Could anybody explain me what exactly oblivious RAM is?

I found the following explanation which makes it kind of clear to me, but I would like to get a sense of the technical aspects:

Encryption is not always enough to ensure privacy. If an adversary can observe your access patterns to encrypted storage, they can still learn sensitive information about what your applications are doing. Oblivious RAM solves this problem by continuously shuffling memory as it is being accessed; thereby completely hiding what data is being accessed or even when it was previously accessed.

  • $\begingroup$ What kind of technical aspects? How it's done on the chip? $\endgroup$
    – Raphael
    Nov 25 '14 at 14:29
  • $\begingroup$ I have read that a client needs a particular size of Memory, lets say O(n^1/r) with r > 1, where the server has a memory of size n. My question would be, what happens client-side that the client needs this own memory. $\endgroup$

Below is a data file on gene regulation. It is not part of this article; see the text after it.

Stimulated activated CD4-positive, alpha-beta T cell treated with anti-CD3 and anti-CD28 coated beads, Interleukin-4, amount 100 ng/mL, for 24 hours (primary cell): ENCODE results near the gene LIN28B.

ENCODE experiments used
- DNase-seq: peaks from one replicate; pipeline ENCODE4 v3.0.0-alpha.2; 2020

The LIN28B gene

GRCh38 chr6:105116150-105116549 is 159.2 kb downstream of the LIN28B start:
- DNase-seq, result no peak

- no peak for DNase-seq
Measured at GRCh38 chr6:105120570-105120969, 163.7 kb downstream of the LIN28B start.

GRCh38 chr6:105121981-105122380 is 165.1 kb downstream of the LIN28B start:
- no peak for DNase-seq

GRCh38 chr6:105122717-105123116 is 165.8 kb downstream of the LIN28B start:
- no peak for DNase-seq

– Merlijn
    Nov 25 '14 at 14:40
  • $\begingroup$ Not necessarily, in the ORAM protocol that uses a tree and shifts datapoints down, you can use an idea like L1/L2/L3 caching to offload more memory onto the server so that the client only needs to hold O(1) memory. But without this extension, the client stores a list of indices. $\endgroup$ Feb 17 '17 at 7:47

Oblivious RAM is an interface between a program and the physical RAM that when you perform a read or write, does both at the same time on the physical RAM to hide if you are reading or writing. Plus, it shuffles the memory from time to time so that an adversary seeing only accesses to the physical RAM cannot know whetever you accessed the same data twice or accessed two different data. Thus hiding the access patterns to the physical RAM.

Instantiations I know of rely on oblivious sort, which is a way of sorting elements in a list by comparing and eventually swapping elements in an order predefined, that does not depend on the comparison results.


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